At a time when startups are experiencing “funding winter,” the International Financial Service Centre Authority (IFSCA) will begin awarding Fintech grants to Indian innovators early next year. According to IFSCA Chief Technology Officer Joseph Joshy, Indian Fintechs have begun to apply for the IFSCA Fintech Incentive Scheme, 2022, which includes six types of grants.
“These applications will be reviewed by an external committee. The grants will most likely begin to flow early next year “He made the remarks on the sidelines of the Singapore Fintech Festival (SFF), which will take place from November 2-4, 2022.
The grants are for bootstrap innovators and range from Rs 1.5 lakh to Rs 7.5 lakh, according to Joshy, who added that the grants are timely but cannot be compared to Venture Capitalists’ investment sizes, which can run into millions of rupees.
The grants are for bootstrap innovators, and range between Rs 1.5 lakh to Rs 7.5 lakh, Joshy said, adding that the grants are timely but cannot be compared to Venture Capitalists’ investment sizes that run into millions of dollars.
Industry observers at SFF said the funding winter, made worse by the US recession, will see some 50-60 per cent of the startups, including Fintechs, facing a bleak future.
Hopefully, the impact of this funding winter would not be as bad as the Dot.com crash of 2001, they added.
Julie Fergerson, CEO and Co-Founder of the Seattle-headquartered Merchant Risk Council, believes the startup network will go through a correction.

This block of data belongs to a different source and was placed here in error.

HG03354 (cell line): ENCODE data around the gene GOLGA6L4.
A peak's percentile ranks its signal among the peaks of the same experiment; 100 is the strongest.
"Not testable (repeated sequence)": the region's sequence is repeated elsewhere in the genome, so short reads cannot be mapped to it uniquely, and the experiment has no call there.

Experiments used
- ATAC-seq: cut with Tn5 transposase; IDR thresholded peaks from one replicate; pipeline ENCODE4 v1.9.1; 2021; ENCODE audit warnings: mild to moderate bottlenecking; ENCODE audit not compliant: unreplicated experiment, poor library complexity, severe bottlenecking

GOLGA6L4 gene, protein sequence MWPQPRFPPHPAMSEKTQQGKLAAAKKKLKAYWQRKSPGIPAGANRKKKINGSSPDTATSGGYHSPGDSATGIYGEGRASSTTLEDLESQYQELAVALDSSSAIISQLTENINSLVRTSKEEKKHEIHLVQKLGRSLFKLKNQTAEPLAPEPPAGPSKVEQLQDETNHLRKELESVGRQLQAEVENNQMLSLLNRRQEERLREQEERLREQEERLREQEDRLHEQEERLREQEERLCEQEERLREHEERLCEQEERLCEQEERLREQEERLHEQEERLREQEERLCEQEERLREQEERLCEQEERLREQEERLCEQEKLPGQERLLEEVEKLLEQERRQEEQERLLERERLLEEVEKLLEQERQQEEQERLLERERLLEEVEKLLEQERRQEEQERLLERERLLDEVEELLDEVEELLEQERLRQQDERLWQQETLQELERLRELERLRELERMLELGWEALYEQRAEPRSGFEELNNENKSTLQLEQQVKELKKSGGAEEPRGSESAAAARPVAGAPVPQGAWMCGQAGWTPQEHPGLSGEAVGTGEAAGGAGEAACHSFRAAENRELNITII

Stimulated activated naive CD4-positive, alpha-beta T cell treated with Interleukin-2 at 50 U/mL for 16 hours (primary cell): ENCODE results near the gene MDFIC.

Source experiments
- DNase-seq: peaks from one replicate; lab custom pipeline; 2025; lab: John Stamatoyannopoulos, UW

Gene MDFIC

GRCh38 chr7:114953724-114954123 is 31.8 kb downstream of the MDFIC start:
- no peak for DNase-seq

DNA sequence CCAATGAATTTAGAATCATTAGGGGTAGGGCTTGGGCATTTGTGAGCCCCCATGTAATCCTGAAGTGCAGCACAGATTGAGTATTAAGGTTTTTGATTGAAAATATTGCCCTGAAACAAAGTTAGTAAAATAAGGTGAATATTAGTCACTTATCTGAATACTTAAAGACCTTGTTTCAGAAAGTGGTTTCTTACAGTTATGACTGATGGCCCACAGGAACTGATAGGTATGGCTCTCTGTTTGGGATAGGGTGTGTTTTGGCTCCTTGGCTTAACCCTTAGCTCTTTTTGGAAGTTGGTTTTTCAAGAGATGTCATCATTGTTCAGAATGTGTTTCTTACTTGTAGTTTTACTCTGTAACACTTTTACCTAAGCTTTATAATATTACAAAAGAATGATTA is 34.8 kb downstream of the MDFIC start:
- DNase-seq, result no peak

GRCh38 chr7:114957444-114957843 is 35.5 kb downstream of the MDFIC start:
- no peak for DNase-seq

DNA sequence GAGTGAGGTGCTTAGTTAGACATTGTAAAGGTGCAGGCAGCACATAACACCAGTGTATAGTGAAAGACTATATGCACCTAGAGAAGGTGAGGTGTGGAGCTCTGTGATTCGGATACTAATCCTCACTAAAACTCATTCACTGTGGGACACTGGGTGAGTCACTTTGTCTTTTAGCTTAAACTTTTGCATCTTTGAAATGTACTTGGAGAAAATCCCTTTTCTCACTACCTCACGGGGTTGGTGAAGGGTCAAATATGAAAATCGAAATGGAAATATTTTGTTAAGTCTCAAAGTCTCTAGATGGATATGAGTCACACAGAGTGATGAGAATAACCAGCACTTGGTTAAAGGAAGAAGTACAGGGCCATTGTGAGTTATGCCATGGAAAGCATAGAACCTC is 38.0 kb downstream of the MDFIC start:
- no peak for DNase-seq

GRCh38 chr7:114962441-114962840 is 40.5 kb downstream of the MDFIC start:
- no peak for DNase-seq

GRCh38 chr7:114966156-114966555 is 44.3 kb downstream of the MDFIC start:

“There is an industry-wide correction as some of them are overvalued,” she told PTI at SFF, referring to the funding winter, a term widely used by the industry on funds slowing down for the widely encouraged and promoted startups.
However, Fergerson pointed out that startups, which provide maximum value, rose to the top quicker from the past recession.
This time around, VCs are going to be tough on placing their dollars in any startup, thorough due diligence will be done and startups with profit-showing models will be considered, said a Singapore banker.
“Investors have been disappointed with some of the startups,” added the banker, speaking anonymously.
Poorna Nayak, Bangalore-based co-founder of EnrichVideo, said people are already finding it difficult to raise funds and some of their startup valuations are sky-high.
“People will have to tone-down their expectations because funding won’t come easily. Investors’ focus will be on profitability from now on,” Nayak said.
Market sources believe 80 per cent of the startups are displaying weak models, while less than 5 per cent have succeeded to a certain level.
Startups and Fintechs that have not created a market niche for themselves will be eliminated from the competition for funds.